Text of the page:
Remember that you're going to get a confirmation link set to the address that you specify. You'll have 72 hours to confirm these and if you don't confirm it, what will happen is, you will not receive the updates nor the alarms. In this case, I'll click, I'll do it later. As you can see, the alarm state now is showing that it's okay. You can click to disregard the message that your alarm disk space running out has been saved.

While that's collecting data, let's go ahead and create ... While that's collecting data, let's create another alarm. I want to know anytime this instance has a CPU utilization greater than 80%. We'll follow the exact same process. We'll name our alarm: CPU utilization too high. I wanna know anytime it's greater than or equal than 75% this time. And you can see on the graph at the right that our current CPU utilization is very low. In fact, it's about zero. Okay?

So we'll now set this alarm for one consecutive period of five minutes and then I want to send that notification to server managers. This is the same list we just created but now it's available in a drop-down. Let's click create an alarm. As you can see, the alarm state is insufficient data. It's gonna check that for five minutes, and then it'll report in okay.

One thing we just did is we created an SNS topic called server managers. If you wanted to add additional people to be notified at three in the morning that the server utilization or the disk space running out is too high, the way to do that is to click on the three-sided box and then you'll find SNS. If you're having difficulty finding SNS in the menu structure, you can always type SNS in the search box and click on simple notification service.

Let's look at the topics that are available. Currently, in our Northern California region I have the topic we created called server managers. We can click on the server managers ARN and then create a subscription. If there are additional people you wanna wake up in the middle of the night, you can simply add their email and we can use the example here.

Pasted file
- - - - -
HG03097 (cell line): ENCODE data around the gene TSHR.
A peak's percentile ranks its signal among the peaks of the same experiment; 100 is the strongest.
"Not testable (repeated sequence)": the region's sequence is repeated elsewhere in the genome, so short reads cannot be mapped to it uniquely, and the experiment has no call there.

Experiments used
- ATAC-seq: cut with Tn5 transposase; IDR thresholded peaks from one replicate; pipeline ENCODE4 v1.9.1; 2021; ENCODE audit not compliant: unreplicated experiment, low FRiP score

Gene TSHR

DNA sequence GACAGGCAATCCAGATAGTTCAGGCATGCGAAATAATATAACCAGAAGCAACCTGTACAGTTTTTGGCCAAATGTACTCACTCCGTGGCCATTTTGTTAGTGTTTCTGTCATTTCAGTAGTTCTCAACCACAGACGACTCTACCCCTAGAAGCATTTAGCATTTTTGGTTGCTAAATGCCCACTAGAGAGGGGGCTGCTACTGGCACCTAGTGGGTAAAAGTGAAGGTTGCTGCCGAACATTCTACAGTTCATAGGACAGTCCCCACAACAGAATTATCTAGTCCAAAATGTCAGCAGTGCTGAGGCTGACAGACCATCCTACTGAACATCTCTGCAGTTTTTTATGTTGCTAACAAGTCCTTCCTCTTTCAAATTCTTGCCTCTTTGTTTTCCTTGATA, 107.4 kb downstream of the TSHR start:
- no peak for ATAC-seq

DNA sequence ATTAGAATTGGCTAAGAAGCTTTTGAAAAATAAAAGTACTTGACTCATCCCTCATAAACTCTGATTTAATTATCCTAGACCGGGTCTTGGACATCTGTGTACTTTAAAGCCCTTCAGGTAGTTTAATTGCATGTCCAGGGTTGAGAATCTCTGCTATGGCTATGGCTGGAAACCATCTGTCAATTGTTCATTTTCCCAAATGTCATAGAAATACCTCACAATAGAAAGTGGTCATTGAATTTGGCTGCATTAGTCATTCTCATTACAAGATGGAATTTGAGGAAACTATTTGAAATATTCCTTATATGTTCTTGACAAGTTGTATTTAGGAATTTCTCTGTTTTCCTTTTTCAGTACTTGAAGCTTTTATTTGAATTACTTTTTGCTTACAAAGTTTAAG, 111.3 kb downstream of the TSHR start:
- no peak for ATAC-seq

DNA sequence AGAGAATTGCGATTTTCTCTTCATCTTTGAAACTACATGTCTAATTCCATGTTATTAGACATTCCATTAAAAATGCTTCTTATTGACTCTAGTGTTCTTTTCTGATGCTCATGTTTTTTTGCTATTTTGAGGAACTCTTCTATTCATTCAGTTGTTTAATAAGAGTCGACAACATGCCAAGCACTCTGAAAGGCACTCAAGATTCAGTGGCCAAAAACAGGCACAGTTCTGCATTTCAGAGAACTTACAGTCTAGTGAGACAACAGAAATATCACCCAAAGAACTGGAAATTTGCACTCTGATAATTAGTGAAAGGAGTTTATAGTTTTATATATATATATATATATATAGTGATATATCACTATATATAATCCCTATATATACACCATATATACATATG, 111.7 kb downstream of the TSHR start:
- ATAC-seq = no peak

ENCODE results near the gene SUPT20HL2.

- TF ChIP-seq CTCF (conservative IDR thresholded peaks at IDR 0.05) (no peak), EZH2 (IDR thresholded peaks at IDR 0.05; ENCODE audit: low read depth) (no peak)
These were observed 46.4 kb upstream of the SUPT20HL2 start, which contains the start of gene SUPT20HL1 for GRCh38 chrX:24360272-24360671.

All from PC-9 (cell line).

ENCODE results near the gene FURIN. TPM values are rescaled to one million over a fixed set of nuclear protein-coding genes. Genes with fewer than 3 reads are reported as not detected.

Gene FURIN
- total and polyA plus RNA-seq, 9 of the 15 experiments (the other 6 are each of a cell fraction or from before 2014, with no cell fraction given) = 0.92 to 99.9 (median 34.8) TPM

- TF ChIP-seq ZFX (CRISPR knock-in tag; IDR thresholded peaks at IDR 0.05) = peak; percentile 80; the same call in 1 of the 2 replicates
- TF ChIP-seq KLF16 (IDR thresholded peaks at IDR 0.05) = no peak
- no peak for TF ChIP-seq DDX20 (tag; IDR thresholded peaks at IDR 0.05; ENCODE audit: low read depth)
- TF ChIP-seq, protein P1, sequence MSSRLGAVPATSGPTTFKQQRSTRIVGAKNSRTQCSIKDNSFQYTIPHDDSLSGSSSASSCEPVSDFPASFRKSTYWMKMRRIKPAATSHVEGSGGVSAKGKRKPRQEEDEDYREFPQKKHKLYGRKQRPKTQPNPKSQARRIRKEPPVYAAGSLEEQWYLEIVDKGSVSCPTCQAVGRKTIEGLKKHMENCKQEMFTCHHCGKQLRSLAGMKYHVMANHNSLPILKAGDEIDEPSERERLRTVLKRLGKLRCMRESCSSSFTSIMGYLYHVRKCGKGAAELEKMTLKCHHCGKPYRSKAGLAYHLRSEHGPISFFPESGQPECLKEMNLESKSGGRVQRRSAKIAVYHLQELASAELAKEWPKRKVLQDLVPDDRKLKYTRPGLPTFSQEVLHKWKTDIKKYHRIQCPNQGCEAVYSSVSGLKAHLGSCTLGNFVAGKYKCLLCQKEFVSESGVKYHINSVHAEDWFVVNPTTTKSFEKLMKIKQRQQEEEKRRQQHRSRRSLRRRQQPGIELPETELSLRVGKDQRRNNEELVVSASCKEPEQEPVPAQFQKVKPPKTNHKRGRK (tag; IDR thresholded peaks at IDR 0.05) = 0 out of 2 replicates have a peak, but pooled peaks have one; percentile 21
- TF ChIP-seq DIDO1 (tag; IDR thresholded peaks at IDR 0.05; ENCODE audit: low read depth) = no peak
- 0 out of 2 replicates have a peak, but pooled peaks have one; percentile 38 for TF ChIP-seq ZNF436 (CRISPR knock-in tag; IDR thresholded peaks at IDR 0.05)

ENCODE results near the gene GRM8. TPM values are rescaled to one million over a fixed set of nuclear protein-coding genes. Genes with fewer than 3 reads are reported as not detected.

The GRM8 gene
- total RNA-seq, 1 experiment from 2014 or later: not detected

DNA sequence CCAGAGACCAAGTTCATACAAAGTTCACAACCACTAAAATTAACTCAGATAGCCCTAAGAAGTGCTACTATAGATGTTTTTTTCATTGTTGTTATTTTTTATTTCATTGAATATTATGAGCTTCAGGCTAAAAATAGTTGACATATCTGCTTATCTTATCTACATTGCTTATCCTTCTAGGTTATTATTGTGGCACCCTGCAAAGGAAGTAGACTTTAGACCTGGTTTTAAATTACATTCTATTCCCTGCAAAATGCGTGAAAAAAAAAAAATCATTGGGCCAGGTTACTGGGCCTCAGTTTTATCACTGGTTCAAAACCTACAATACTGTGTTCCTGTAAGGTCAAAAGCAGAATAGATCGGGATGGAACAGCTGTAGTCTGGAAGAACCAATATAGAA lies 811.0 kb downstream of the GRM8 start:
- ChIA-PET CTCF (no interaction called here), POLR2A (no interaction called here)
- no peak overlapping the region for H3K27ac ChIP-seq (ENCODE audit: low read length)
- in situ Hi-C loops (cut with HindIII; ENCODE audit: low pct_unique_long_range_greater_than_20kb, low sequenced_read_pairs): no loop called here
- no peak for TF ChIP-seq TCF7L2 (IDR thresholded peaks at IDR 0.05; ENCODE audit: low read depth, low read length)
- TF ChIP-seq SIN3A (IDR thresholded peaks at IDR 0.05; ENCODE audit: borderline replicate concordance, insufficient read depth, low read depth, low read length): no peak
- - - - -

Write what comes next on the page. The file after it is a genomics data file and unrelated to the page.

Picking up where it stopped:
Now, anytime a CloudWatch alarm triggers with a notification to server manager, all of the subscribed email addresses in this list will be notified simultaneously. We'll now head back over to CloudWatch. And we'll look at our alarms. If you need more alarms, you'll simply create an alarm for the metrics that you require and you'll complete this process over and over until you have all the metrics and all the alarms covered that you need for your production environment. At this point, I'm pretty happy with how we have our server set up.

We launched an EC2 instance that t2 micro way back in lesson 1 and then we enabled enhanced monitoring. In a later lesson, we then added disk and memory information by establishing an IAM role, configuring credentials for it, and then installing the helper scripts necessary for our instance to push information through the API to CloudWatch. Along the way, we built a dashboard, we monitored our new server and we created alarms for DNS availability in Route 53 and also some of the metrics we wanted to monitor in CloudWatch. In addition, we used simple notification service or SNS to push messages to wake people up or bring at their attention two problems in our environment.

About the Author
Michael Bryant
Network Engineer

Network engineer and program analyst.